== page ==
What do you know about A/B testing? 

If you know nothing about A/B testing then that’s fine 

Let’s walk through a scene that’ll help you understand more about A/B testing, okay?

You’re walking down the aisle of a supermarket, and you see 2 almost identical ketchup bottles.

They’re very similar to each other with a slight difference in shape.

You pick one and leave, then another customer does the same, then hundreds then thousands

At the end of the month, the company selling those ketchup analyze which bottle sold more.

And they declare a winner, that’s pretty much A/B testing in a nutshell.

It’s putting 2 variations of the same product/page/website competing against each other to see which one performs better.

But you run the test on the same URL, here I’ll give you an example…

We want to run an A/B test on our heatmap tool page.

We prepare our copy and run the test, both A and B variants show on the same URL which is https://www.figpii.com/heatmaps

Keep that in mind because it’ll become in handy when we talk about split URL testing.

In the digital world that happens on the same page through some fancy code.

But before we jump onto split testing, I wanted to answer a few questions, first of them is why.

Why do companies do A/B testing in the first place?

Well, the answer is pretty simple, they want more conversions.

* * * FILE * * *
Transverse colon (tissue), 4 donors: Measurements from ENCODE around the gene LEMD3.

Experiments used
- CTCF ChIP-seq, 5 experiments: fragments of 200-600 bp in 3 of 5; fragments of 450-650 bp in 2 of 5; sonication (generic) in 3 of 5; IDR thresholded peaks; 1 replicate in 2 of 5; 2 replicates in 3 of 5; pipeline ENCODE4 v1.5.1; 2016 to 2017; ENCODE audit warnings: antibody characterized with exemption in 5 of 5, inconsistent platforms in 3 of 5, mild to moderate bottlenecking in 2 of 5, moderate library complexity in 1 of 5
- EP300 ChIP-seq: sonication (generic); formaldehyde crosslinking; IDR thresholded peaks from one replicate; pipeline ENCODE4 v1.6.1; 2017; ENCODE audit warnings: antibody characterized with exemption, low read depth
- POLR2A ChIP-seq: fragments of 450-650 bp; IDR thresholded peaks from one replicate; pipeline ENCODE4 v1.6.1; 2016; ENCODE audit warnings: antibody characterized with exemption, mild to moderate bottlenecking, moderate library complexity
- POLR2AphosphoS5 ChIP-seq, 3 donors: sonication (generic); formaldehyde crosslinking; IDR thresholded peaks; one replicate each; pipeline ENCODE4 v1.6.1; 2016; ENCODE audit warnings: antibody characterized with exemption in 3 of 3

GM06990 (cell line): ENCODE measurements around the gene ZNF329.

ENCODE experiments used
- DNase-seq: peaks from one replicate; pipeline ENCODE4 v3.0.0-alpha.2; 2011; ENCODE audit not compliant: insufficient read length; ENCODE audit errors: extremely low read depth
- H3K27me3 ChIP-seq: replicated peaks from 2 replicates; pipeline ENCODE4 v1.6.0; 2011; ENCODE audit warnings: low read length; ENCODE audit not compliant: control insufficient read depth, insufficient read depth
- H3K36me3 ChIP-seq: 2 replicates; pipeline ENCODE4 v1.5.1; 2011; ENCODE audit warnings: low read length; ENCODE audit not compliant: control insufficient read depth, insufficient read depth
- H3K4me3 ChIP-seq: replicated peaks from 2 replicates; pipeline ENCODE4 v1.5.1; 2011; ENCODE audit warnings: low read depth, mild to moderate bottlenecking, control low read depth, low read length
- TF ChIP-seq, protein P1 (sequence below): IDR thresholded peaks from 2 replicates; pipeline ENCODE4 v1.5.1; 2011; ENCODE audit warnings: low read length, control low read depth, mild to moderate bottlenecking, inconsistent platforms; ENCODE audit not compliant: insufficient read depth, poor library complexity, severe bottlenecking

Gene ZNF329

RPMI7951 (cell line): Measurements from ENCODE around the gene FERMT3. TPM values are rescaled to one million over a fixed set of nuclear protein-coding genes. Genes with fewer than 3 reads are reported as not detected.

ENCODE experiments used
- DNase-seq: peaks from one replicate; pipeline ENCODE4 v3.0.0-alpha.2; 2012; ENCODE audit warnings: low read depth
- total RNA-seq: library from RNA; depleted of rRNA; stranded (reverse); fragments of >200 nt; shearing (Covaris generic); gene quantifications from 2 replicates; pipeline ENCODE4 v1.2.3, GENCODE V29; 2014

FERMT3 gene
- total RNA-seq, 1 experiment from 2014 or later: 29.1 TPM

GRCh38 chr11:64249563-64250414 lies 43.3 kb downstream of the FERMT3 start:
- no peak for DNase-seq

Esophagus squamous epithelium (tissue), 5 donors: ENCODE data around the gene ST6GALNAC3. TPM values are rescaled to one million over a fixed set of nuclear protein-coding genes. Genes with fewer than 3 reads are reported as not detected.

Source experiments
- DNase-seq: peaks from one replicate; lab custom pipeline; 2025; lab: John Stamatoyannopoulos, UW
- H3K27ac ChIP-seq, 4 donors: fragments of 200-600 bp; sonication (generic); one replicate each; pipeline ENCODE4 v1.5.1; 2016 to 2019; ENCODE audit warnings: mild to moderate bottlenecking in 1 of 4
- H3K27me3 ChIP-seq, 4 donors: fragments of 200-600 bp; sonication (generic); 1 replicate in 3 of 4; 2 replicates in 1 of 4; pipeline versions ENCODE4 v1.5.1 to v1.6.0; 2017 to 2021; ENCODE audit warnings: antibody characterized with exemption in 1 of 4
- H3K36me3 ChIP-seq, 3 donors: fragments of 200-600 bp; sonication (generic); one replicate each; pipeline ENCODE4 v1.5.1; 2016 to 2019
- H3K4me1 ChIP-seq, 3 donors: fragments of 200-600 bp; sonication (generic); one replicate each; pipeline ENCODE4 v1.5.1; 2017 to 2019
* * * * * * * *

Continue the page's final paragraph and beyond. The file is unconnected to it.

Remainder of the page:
But how is A/B testing going to drive them more conversions? Let’s test that, shall we?

We’ll use FigPii as an example, we have 2 copies that we want to know which one performs better as a landing page copy.

So we log into FigPii, open the A/B testing tab and configure everything up.

So what should we A/B test?

What should you test?

Here are a few options… 

1. Your landing page headline

This is one of the most important elements of your landing page. 

The goal here is to either convey the benefits and/or the value proposition of what you offer or focus on a specific product benefit.

2. Your website navigation

This part is often overlooked and yet adds significant value when done correctly. 

It improves conversion by making it easier for users to find their way around. 

The navigation should be easy to understand, the text should be consistent throughout all pages (e.g., – upper-case or sentence case), no more than 2 levels deep, etc.

3. Colors and graphics

When testing color variations, you have to consider both variations in hue and saturation. You can also test in background images, but this will require a lot of traffic to get reliable results.

4. Call-to-action buttons

These are often the main focus on the landing page and so it makes sense to test them in order to determine which color, contrast, or shape draws your visitors’ attention most effectively. Remember that red is the power color when it comes to CTA buttons. 

But you can also consider testing bold fonts, white font on a dark background, etc. 

There is no one-size-fits-all solution here!

5. Forms

You should always A/B test the fields in the form you’re asking users for their information in. By simply reducing text input fields (email, phone number), you will simplify their experience and improve conversion rates because you won’t have to force users to input an email they are not interested in.

Then the next question is when.